I'll never forget a group of people — some of them homeless veterans — who were staying at the Salvation Army shelter when an EF4 tornado hit Tuscaloosa on April 27, 2011. They crawled from the wreckage of the badly damaged shelter and ran down the street to help pull people from other buildings that had been obliterated, digging victims from piles of bricks, cinder-blocks and collapsed roofs.
Whenever bad things happen, I tell my kids to look for the people doing good.
It’s advice I’ve borrowed from Fred Rogers of the television show "Mister Rogers’ Neighborhood," who once told a story about when he was a boy and would see scary things on the news: “My mother would say to me, ‘Look for the helpers,’ ” Rogers said. “ ‘You will always find people who are helping.’ To this day, especially in times of disaster, I remember my mother’s words, and I am always comforted by realizing that there are still so many helpers — so many caring people in this world.”
It’s a story I repeat to my three children often, especially as of late.
It’s something that, as a journalist, I have witnessed, people coming together in times of need. It’s something that can restore a person’s belief in humanity. It can bolster the belief that people are generally good — the belief that when a disaster happens, it can bring out the best in people.
I’ve seen religious and racial barriers disappear when a natural disaster occurs, when socioeconomic differences cease to exist. I’ve seen neighbors helping neighbors, strangers coming out of nowhere, wanting to help. Perhaps they have a chainsaw to offer, a hot meal or a case of bottled water.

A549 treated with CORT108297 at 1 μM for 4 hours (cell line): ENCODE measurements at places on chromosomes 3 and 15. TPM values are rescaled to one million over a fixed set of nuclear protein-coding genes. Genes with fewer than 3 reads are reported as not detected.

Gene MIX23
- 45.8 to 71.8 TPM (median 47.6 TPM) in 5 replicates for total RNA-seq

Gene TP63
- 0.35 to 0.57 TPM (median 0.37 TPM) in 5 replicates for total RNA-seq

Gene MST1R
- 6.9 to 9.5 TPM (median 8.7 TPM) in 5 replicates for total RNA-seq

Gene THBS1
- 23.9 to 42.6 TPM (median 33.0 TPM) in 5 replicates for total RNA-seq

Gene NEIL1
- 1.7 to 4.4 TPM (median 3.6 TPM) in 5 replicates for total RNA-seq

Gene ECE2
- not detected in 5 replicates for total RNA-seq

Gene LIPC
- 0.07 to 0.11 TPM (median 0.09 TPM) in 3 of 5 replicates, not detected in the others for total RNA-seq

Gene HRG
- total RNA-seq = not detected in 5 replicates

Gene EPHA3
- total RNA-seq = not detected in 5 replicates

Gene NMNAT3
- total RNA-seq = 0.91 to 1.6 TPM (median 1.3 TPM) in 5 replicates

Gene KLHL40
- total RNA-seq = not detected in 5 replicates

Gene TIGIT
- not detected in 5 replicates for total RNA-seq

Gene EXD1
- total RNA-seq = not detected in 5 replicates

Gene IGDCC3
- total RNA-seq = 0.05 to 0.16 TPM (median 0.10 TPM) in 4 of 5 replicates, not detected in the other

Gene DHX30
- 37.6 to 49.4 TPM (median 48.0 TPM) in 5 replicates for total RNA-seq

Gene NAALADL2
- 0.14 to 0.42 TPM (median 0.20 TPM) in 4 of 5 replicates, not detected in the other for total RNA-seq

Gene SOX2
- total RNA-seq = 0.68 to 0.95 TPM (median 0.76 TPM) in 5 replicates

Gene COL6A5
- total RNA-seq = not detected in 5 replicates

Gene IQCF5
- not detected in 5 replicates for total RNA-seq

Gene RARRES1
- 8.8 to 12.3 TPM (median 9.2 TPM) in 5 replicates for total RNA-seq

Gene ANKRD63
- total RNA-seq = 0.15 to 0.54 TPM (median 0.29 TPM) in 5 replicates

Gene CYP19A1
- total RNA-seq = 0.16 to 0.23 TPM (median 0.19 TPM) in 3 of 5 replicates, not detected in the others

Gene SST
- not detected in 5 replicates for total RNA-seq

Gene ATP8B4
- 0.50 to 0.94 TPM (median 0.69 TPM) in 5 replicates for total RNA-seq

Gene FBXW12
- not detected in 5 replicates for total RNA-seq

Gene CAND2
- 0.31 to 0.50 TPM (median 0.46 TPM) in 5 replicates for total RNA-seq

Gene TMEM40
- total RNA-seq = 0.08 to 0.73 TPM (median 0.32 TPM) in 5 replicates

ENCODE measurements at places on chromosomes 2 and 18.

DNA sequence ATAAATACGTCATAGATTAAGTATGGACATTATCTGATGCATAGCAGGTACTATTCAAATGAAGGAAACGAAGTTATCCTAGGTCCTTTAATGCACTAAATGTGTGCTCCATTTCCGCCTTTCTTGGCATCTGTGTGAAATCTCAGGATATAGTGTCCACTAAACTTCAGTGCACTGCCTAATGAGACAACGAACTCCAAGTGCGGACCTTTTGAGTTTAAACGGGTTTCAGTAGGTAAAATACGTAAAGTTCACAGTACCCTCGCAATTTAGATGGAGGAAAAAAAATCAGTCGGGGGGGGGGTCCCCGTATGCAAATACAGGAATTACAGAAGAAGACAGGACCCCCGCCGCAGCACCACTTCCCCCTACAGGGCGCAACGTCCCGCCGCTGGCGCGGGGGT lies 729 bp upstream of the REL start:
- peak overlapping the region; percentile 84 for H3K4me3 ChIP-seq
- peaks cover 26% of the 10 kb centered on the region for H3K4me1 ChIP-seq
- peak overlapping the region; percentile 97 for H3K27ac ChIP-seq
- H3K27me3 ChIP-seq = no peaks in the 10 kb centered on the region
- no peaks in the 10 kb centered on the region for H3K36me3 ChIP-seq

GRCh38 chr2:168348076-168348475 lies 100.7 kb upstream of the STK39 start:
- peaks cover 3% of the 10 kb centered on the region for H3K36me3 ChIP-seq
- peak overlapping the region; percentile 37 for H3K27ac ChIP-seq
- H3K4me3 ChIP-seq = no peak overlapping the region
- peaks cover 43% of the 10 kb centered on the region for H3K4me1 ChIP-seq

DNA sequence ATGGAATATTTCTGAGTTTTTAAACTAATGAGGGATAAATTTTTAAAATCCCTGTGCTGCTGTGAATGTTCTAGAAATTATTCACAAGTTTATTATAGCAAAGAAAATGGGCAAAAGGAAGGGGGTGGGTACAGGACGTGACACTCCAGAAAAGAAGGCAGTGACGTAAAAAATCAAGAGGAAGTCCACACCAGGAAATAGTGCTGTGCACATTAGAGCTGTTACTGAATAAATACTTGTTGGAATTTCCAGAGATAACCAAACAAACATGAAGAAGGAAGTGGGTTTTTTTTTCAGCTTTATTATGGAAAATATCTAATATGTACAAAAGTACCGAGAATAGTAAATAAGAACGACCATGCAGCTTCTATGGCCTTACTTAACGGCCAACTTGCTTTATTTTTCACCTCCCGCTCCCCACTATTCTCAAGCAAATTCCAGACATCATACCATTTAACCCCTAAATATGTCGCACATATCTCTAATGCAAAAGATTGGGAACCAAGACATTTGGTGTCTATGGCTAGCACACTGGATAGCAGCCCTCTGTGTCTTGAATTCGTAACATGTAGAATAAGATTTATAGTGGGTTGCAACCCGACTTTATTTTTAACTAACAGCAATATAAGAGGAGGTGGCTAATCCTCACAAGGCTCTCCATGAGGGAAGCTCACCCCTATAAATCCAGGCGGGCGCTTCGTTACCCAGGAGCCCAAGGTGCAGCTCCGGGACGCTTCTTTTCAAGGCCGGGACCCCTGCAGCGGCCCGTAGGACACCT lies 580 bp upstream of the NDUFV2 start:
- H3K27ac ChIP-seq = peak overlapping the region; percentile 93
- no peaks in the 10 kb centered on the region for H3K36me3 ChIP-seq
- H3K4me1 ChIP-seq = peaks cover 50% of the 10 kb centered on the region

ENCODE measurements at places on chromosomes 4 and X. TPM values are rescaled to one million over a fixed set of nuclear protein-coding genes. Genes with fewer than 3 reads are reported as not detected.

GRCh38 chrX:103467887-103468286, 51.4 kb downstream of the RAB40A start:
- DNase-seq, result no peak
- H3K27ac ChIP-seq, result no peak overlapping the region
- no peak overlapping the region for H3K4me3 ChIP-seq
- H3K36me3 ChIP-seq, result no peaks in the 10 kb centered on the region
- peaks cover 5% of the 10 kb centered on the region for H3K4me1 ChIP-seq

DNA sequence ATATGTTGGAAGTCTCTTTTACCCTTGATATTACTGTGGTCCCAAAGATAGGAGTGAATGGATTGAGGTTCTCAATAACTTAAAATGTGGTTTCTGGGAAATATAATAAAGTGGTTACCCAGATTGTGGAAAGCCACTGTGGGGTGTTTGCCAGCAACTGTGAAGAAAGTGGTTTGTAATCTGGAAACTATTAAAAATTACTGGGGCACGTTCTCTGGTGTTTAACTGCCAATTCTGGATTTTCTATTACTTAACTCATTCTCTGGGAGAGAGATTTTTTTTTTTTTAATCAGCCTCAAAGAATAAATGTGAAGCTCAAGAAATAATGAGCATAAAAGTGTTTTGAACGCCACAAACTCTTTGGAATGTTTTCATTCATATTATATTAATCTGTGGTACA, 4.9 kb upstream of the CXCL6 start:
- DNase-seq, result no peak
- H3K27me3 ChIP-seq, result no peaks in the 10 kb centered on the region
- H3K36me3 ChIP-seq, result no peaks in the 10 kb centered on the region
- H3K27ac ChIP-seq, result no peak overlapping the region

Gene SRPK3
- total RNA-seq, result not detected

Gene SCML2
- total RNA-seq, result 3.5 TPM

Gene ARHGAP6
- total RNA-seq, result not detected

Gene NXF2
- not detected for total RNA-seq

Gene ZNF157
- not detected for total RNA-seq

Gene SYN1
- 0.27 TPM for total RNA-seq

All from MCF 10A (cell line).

It was something I saw 12 years ago after Hurricane Katrina. I spoke to evacuees who had fled New Orleans and the Mississippi Gulf Coast and found refuge in hotels and Red Cross shelters. I interviewed families who lost everything, people who crowded around TVs to glimpse aerial views of their neighborhoods covered with water. Within only a few days, people were delivering meals, taking families shopping for new clothes, even helping people find apartments stocked with donated furniture.
The worst of times brings out the good.
I thought of those Katrina evacuees the morning after the tornado tore across Tuscaloosa, across my neighborhood, in 2011. Suddenly, I was the one who was waking up in a hotel, not knowing when I would be able to go home or what the future may bring. It was my turn to deal with insurance companies, with the Federal Emergency Management Agency, with contractors and cleanup crews. The American Red Cross drove down my street handing out meals, as helicopters roared overhead. Volunteers from across the country showed up to help clear debris. The volunteers were people we had never met, who worked tirelessly through the night, cutting our giant, fallen oaks into pieces, trying to clear the roads.
They were the good during the bad.
To the people of Texas, I know it’s hard to be hopeful when you don’t know what the future will bring. It’s hard to see the light when you’ve been thrown down a rabbit hole by Mother Nature, and you wonder if your city, your neighborhood and your street will ever be the same again. It’s difficult to know what the next step may be to recover, when the path before you seems muddied and confusing. But you will recover. Your cities will come back. Normalcy will return.
It won’t happen in a few days. It may not happen in weeks or even months. But life as you knew it will return. It won’t be easy, but there is light at the end of the tunnel. Just remember to look for the people doing good.
And for the others reading this, in Alabama and elsewhere, remember how people have helped us. It’s our time to give back.
— Lydia Seabol Avant writes The Mom Stop for The Tuscaloosa News. Reach her at firstname.lastname@example.org.